Versa model for Web resources and relationships. Think of it as an evolution of Resource Description Framework (RDF) that's at once simpler and more expressive.

web, data
pip install versa==



Versa is a model for Web resources and relationships. It has a lot in common with Resource Description Framework (RDF) or Property Graphs (PG). It is a way to express and work with data on the Web, in direct terms of resources and rich linking between these resources. This also makes it a good and natural way to exrpess Knowledge Grapgs (KG).

This repository provides specification as well as tools for using Versa in practice, and which serve as reference implementations.

Brief introduction to Versa

To get a simple idea of Versa, think about how you can express the relationship between a Web page and its author in HTML5.

<a href="" rel="author">Uche Ogbuji</a>

Let's say the page being described is Versa makes it easy to pull together all these author link components into a single construct for easy understanding and manipulation.   author  (caption="Uche Ogbuji")

In Versa this is called a link, and a link has four basic components, an origin, a relationship, a target and a set of attributes. Link relationships (also known as link types) are critical because they place links in context, and Versa expects relationships to be IRIs so the context (meaning, if you like) is properly expressed and fully scoped. Since rel=author is defined in HTML5, you can complete the above as follows (using a made-up IRI for sake of example):  (caption="Uche Ogbuji")

You can express Versa links in JSON, for example:

["", "", "", {"caption": "Uche Ogbuji"}]

Usually you think of links in groups, ro example the many links from one page, or all the various links across, out of and into a Web site. Versa is designed for working with such collections of links. A collection of links in Versa is called a linkset. Again you can express a linkset in JSON.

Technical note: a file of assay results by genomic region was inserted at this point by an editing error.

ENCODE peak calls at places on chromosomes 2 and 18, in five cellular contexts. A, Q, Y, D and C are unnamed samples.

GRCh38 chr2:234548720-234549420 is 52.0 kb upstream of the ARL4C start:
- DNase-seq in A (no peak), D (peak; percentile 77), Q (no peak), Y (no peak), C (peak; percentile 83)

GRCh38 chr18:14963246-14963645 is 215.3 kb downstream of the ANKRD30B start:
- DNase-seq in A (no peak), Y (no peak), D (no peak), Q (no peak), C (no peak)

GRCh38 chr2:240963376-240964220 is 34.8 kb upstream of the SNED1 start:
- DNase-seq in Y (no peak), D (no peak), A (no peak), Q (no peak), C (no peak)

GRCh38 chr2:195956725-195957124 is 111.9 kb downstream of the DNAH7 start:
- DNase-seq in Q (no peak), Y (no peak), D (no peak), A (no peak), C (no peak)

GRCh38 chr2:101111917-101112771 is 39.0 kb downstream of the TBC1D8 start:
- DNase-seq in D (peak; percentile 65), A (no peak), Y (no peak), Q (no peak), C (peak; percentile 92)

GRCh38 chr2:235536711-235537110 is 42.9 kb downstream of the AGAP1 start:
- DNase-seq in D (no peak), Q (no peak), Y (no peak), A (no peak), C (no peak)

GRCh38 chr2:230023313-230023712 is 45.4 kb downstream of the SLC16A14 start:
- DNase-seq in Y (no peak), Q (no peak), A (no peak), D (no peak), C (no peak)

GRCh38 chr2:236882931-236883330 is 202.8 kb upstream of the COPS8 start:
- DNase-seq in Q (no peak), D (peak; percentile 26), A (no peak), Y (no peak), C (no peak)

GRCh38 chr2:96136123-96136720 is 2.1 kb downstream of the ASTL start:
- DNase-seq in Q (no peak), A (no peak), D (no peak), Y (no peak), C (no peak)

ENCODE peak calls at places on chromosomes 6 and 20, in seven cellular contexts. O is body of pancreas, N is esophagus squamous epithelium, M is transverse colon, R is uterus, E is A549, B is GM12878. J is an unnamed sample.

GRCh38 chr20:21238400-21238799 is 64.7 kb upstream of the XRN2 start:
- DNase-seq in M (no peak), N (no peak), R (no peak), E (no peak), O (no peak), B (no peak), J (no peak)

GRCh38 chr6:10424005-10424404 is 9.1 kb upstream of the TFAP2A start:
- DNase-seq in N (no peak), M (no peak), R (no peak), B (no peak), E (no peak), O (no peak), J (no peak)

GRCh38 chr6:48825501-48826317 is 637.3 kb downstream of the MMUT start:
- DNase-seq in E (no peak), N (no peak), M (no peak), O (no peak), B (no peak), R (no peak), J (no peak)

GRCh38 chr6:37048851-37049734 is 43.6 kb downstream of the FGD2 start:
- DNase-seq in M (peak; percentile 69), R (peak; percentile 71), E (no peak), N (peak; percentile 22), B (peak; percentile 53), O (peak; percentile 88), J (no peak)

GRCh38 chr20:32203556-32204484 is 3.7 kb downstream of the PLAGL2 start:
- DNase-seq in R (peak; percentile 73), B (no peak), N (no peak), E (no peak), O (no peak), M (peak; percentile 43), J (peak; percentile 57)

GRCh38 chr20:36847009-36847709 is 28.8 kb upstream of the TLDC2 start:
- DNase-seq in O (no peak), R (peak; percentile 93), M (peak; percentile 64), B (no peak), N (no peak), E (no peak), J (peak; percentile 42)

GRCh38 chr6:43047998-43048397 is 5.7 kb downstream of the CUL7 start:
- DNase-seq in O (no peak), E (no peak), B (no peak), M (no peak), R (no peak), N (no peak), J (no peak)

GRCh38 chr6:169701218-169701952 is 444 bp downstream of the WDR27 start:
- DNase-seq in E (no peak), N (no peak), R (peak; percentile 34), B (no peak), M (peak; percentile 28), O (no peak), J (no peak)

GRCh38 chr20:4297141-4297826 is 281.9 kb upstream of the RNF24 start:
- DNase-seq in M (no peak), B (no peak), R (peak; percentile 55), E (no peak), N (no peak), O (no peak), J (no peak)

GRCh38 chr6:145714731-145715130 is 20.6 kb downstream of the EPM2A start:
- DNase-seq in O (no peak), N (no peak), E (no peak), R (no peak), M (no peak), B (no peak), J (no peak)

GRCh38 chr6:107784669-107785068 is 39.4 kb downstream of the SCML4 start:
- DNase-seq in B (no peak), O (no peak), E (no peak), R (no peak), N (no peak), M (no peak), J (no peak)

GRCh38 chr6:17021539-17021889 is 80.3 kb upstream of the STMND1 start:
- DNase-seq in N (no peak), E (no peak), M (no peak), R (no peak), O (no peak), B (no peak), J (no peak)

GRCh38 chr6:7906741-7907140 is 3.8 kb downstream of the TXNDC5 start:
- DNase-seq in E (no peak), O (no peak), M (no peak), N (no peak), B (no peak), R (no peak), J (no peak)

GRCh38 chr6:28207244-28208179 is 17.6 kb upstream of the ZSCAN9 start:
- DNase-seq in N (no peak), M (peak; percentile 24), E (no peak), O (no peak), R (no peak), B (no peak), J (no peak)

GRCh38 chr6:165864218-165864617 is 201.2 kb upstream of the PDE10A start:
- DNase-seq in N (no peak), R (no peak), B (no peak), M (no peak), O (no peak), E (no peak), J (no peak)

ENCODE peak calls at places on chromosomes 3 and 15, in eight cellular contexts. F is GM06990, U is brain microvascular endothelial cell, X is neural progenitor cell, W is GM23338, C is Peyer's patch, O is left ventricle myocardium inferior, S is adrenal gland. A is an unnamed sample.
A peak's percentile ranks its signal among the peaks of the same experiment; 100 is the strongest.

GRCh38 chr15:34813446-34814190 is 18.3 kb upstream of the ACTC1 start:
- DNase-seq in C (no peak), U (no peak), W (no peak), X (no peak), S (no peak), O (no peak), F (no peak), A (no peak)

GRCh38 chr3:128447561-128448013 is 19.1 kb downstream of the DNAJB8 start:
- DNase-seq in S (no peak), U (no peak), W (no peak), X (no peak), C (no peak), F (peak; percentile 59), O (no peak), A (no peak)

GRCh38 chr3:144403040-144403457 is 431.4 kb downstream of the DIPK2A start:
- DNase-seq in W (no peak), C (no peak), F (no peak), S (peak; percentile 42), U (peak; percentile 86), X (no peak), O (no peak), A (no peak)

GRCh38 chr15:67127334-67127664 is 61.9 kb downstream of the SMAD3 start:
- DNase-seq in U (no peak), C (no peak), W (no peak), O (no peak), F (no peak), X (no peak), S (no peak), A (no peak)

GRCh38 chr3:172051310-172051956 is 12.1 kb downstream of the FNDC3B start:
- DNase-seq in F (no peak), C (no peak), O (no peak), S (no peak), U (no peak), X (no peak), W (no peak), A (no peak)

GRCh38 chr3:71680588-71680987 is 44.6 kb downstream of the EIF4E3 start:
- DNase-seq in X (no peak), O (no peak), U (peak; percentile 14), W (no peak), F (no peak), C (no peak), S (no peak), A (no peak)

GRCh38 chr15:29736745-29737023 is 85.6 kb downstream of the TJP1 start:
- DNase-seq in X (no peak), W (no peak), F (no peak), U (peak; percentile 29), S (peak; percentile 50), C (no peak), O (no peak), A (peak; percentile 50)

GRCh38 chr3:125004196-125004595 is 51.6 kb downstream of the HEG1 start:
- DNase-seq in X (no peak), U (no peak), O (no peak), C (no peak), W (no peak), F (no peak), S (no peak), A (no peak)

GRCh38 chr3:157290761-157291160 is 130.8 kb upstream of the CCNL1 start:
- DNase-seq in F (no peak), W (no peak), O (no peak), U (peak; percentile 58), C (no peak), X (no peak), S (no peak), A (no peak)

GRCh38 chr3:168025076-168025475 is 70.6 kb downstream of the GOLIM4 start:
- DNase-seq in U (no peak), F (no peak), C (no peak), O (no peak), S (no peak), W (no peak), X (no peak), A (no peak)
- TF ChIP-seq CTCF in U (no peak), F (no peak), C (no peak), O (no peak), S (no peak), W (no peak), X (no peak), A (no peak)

["", "", "", {"": "Uche Ogbuji"}],
    ["", "", "", {"": "Goodreads"}],
    ["", "", ""]

Notice that the third link has no attributes. Attributes are optional. I invented a see-also relationship to represent a simple HTML link with no rel attribute. The second link captures the idea of an HTML alt attribute with a label attribute. In fact, HTML defines a bunch of attributes which can be used with links, and you can add your own using XML namespaces or HTML5 data attributes. This is why attributes are a core part of a link in Versa. A Web link ties together multiple bits of information in an extensible way, and attributes provide the extensibility, ensuring you can work with all these bits of information as a unit.

If you think about data on the Web, links from one resource to another are useful, but it's also useful to be able to express simple properties of a resource. Versa supports this in the form of what's called a data link. For example you could capture the title and other metadata about a resource.

["", "", "Ndewo, Colorado"]

The target of a data link is not a Web resource but rather a simple piece of information. Technically, in Versa syntax you should always signal resources as IRIs. In Javascript form this looks as follows:

    ["<>", "<>", "<>", {"<>": "Uche Ogbuji"}],
    ["<>", "<>", "<>", {"<>": "Goodreads"}],
    ["<>", "<>", "<>"]
    ["<>", "<>", "Ndewo, Colorado"]

The angle brackets signal to Versa what should be treated as an IRI. Versa origins and relationships are always IRIs, so you can omit the angle brackets in those cases.

    ["", "", "<>", {"<>": "Uche Ogbuji"}],
    ["", "", "<>", {"<>": "Goodreads"}],
    ["", "", "<>"]
    ["", "", "Ndewo, Colorado"]

All Versa data link targets are represented as strings, but they can be interpreted as e.g. numbers, dates or other data types. Attributes are useful for signaling such interpretation.

["", "", "2013-09-01", {"<@type>", "<@datetime>"}]

Notice the syntax used in the attribute. Versa provides some common data modeling primitives such as a way to express the interpreted type of a data link target. @type is just a convenient abbreviation for referring to this Versa built-in concept. You can write out this link in full as follows:

["", "", "2013-09-01", {"<>", "<>"}]

Developer notes

Dosctring style: Google + Markdown